Admittedly, Ms. Goldberg has a starry Broadway background having taken over the role of Pseudolus in the revival of A Funny Thing Happened on the Way to the Forum from Nathan Lane, starring as the titular character in Ma Rainey's Black Bottom, as well as subbing for Jackie Hoffman in Xanadu (the reason I saw that show for the third time ;-). And admittedly, past musicalizations of movies starring Whoopi have had some success: The Color Purple and the Disney behemoth, The Lion King. But still, I could take the announcement of the West End creation of a musical version of Sister Act, but now comes this:
Ghost the Musical to Open at London's Piccadilly in Summer 2011
What's next? Jumpin' Jack Flash: The Musical? 10 Forward: The Star Trek Cantina Musical? As Susan Powter once said: "Stop the insanity!"
I realize that big, splashy musicals are a risky endeavor. I also realize that I am something of a hypocrite as I:
- was one of the few people who saw the short-lived, Dolly Parton-penned musicalization of 9 to 5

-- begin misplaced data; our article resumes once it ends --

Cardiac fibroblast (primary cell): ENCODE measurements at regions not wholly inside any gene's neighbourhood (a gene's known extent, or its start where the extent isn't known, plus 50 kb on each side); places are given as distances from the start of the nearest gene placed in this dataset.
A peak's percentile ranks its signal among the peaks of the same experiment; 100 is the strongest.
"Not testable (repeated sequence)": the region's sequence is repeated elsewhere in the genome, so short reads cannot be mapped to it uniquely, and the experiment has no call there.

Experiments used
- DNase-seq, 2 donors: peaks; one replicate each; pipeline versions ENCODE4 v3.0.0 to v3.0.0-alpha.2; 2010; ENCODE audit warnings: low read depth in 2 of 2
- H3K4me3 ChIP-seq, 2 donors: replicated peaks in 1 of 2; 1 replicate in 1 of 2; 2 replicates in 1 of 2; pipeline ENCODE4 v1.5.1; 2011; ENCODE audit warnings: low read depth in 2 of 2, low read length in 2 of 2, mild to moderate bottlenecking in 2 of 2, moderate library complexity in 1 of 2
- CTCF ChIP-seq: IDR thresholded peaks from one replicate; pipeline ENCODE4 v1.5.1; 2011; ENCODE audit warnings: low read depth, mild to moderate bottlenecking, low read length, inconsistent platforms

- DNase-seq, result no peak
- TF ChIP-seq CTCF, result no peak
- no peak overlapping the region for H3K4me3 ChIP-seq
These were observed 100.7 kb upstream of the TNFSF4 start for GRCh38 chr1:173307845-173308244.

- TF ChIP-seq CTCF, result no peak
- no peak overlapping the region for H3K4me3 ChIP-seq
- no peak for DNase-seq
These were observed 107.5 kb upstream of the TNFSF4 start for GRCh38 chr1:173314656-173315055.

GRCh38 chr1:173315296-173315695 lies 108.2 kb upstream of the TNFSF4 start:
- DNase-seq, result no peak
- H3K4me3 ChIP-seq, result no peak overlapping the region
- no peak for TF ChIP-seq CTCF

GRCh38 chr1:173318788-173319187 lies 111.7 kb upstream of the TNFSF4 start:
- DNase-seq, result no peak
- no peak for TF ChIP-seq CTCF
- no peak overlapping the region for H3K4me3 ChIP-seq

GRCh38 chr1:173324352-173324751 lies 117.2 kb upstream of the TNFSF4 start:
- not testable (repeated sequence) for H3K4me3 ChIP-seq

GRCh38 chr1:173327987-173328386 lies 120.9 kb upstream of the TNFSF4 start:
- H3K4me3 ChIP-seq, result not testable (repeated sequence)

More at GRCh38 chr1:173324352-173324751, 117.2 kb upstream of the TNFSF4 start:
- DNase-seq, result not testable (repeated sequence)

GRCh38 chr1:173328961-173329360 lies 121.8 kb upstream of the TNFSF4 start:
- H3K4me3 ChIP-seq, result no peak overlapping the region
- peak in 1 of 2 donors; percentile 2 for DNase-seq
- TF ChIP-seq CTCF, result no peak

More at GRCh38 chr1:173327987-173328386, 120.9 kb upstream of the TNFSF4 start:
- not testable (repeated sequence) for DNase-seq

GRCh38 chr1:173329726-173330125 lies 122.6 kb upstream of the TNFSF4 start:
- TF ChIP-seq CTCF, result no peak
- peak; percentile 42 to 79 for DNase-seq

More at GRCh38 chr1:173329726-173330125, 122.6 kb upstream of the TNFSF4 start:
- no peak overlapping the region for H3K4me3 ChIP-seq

- am anxiously awaiting the arrival of the musicalization of The Adventures of Priscilla, Queen of the Desert (slated to take over the theatre once West Side Story closes, would have been ironic if it were to take over the Winter Garden from Mamma Mia!)
- am moderately interested in the idea of the musicalization of The First Wives Club.
- saw Xanadu 3 times.
Off the top of my head I can name at least 2 dozen movie-based musicals in the past few years. I also would bet that many of y'all would be hard-pressed to name even half that many non-movie-based musicals of the past few years. We need our original musicals (watch for the post title reference), too!
The other thing I should note is that there's absolutely nothing wrong with derivative works. My personal theatre God, Stephen Sondheim, has worked on projects of a derivative nature: West Side Story, A Little Night Music (based on the Bergman film Smiles of a Summer Night), Passion (based on an Italian movie), etc. But the musicals I'm decrying aren't "derivative" they're reproductions. Rapidly, Broadway and the West End are becoming some sort of Madame Tussaud's for Hollywood where the medium isn't wax, it's song.